How can a public place can be so personal?

How can I be so attached to a place I don’t own,  maintain, nor have a say in its very existence? Such as the pier and lighthouse at Loyola Beach? That place is a touchstone in my life, a spot where I feel I meet myself and can think about who I am now and who I used to be all those times when I visited before.

I haven’t been there in a while, and I miss it. Many a morning, when I used to drive my boys to school from one end of Chicago to the other, sitting in bumper-to-bumper traffic, I would reward myself after dropping them off: I would stop at my favorite café, run by Ethiopians who hugged me and brewed my favorite Cafe Mocha. I would sit on the café’s long vinyl bench, write in my journal or review manuscripts, while the elderly Russian guys who meet there every morning chatted at a neighboring table.

Then, when I’d be done sitting, I walked out to the lighthouse. Even on days when I didn’t feel like it, I’d tell myself, “Just go to the lighthouse.” I would zip up my raincoat, tighten my hood, or pull on an unbecoming beanie, depending on how cold it was—who cares what I look like? The main thing is to be out there, to see the skyline shimmer on the horizon, to have the city’s noises recede into the background and to take in the endless horizon of Lake Michigan.

Approaching the end of the cul-de-sac where Pratt Avenue meets the beach, I would wonder: What is the lake up to today? Will the crescendo of the waves wash over me, soothing, steady, everlasting? Or will there be this odd silence, with no wind, and the water smooth like glass? Is the shore frozen, piled high with snow on the shelf ice, or will ice floes sway in the gray water?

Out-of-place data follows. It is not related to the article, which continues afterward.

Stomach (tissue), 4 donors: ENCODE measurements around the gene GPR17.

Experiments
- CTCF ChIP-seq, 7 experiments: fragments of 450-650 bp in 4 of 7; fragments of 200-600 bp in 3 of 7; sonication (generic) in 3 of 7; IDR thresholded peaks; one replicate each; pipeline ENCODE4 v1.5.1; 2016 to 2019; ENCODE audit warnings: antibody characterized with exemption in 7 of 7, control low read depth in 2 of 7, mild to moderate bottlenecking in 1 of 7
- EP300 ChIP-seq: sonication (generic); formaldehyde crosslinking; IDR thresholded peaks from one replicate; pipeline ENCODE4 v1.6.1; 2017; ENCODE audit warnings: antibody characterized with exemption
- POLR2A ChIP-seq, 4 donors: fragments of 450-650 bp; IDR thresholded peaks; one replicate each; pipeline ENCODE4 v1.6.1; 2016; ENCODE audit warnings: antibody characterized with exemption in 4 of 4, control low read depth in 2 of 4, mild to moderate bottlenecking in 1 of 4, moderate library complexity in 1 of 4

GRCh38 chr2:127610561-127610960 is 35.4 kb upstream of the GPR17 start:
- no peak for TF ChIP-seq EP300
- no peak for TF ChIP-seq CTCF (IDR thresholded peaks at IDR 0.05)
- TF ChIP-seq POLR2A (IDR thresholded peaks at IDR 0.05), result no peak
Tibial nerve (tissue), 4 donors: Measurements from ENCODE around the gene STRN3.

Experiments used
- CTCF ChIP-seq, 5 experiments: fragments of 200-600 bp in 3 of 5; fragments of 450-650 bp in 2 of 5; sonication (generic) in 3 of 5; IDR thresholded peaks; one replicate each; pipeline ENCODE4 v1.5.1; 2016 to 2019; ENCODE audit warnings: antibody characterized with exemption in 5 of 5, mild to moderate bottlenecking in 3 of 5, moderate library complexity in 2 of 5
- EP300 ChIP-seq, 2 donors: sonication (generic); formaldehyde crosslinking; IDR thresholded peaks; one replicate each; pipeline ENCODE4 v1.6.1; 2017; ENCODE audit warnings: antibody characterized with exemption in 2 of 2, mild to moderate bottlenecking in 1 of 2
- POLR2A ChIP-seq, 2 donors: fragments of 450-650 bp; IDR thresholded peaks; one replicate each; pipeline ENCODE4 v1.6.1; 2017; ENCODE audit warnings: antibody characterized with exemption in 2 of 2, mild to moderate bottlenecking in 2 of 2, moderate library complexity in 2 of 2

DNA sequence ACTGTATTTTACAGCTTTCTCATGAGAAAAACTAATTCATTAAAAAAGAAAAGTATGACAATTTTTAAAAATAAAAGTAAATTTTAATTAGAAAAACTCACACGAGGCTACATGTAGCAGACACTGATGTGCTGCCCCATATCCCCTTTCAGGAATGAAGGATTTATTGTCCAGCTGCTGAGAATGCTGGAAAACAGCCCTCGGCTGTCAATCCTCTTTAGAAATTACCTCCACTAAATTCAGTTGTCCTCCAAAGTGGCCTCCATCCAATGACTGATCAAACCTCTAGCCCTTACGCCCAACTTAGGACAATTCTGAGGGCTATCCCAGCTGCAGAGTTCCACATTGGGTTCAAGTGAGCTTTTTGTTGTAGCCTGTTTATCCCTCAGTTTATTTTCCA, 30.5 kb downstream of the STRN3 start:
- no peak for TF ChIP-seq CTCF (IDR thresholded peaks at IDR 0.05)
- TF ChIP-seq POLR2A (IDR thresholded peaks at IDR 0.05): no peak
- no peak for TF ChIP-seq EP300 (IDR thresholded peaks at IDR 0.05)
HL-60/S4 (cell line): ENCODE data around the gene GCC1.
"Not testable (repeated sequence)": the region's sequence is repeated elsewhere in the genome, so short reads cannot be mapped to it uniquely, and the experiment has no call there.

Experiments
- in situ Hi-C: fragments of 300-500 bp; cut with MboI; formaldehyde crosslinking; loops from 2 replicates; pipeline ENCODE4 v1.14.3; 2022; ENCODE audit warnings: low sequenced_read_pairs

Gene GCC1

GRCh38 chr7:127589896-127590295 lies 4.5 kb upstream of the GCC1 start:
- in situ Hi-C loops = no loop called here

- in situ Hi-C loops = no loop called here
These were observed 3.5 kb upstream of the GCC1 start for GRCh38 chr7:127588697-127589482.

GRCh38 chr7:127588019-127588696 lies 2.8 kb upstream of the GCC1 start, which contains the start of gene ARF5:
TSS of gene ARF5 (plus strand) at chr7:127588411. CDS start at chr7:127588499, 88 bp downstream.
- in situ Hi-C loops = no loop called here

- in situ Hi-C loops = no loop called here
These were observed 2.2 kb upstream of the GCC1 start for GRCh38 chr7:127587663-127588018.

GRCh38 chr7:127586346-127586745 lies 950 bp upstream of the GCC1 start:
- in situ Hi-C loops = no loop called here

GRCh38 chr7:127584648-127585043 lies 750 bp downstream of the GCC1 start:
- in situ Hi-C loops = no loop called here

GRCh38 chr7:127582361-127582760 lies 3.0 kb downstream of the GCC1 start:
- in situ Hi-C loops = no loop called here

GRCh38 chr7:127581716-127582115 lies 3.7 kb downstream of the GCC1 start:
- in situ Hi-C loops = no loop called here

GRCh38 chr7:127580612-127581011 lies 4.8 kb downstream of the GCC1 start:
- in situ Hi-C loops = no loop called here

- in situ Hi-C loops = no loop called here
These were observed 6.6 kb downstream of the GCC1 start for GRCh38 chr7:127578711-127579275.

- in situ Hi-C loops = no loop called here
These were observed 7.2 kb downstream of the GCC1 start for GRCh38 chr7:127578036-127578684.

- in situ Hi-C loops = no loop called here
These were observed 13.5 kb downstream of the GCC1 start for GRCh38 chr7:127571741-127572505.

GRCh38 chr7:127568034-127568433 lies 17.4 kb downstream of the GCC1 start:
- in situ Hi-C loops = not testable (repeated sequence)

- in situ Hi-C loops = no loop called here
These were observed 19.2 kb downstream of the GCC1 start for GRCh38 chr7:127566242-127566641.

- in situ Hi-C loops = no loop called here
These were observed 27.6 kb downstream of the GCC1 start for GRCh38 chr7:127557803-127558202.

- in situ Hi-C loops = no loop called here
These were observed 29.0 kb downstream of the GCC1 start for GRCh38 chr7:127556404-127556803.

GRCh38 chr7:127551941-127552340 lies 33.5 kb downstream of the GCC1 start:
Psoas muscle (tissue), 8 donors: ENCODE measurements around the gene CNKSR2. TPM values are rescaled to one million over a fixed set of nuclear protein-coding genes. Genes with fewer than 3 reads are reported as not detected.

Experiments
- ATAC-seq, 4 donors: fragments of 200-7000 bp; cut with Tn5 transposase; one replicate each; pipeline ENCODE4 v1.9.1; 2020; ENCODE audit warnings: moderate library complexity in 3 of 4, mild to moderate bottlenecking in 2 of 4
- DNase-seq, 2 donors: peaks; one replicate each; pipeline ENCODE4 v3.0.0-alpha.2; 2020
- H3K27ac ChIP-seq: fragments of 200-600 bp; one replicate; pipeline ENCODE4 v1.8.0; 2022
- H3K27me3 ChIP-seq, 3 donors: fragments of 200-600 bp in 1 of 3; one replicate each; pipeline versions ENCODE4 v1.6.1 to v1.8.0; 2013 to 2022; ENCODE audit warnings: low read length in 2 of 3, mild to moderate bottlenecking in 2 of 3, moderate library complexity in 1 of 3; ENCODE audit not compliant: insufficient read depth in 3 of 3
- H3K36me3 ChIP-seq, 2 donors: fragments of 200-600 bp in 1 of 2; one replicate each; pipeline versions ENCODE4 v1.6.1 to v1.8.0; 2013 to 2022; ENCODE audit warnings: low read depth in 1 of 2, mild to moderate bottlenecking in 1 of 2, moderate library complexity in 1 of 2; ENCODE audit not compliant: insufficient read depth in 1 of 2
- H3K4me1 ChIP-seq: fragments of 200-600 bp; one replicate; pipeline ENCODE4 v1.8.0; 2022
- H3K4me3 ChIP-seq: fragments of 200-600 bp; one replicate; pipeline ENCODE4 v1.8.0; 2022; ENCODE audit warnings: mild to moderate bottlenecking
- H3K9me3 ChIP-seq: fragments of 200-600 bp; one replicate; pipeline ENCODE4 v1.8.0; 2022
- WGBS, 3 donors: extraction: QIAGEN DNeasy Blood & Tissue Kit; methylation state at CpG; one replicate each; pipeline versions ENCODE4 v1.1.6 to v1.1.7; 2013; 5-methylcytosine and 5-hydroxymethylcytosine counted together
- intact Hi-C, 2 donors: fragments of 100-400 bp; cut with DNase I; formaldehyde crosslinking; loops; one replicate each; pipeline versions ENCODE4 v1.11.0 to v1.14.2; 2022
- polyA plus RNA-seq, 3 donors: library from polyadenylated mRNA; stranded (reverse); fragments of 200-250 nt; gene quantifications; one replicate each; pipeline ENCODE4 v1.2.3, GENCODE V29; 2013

Then there is the worry: Is someone else out there behind the lighthouse? Contemplating the open horizon or being more productive and fishing? On weekday mornings, however, even in the summer, the beach and the pier are never crowded and often deserted. Alone at the end of that pier, I am joyously at sea. The honking and hum of the city are gone. There’s only the gurgle of the water and the occasional squawk of a seagull. A seagull! Yes, we are at sea! Ahoy, I want to shout, on that boat of a pier, on that little platform beyond the lighthouse. Ahoy, whither are we sailing?

But sometimes we are not sailing and we are not at sea. Then the lighthouse looms beyond a mountain of snow or the pier is glazed with ice so slick it would send me flying into the grey never-never-land of the wild sea were I to step on it.

Icicles are strung along the pier’s wire railing like crystals on a necklace. My fingers freeze taping my Smartphone to capture them.

A place to see myself in

What a privilege to have this place, a public place and at the same time a personal place, to experience the seasons, to measure them bit by bit, to see myself in them. The pier’s parched concrete, scribbled with graffiti in summer, or crusted in snow in winter. The water bottle green, clear to the rocks below, or opaque, marbled in ice.

My shadow jaunty in spring against the pebbly beach, or bundled and stocky, sharing the glistening sand of winter with iced-over stalks of dune grass. Like the beach, I brace for winter and then again, I sigh at the milder breeze off the lake and the warmer sun of spring on my face. I witness the beach’s readying for summer and its bracing for winter storms.

What a joy to return here again and again, to have this place that is mine and isn’t. To see how it changes and how it remains the same. And to have the lighthouse, a steadfast friend to check in with, and a lookout into the wide, wide world.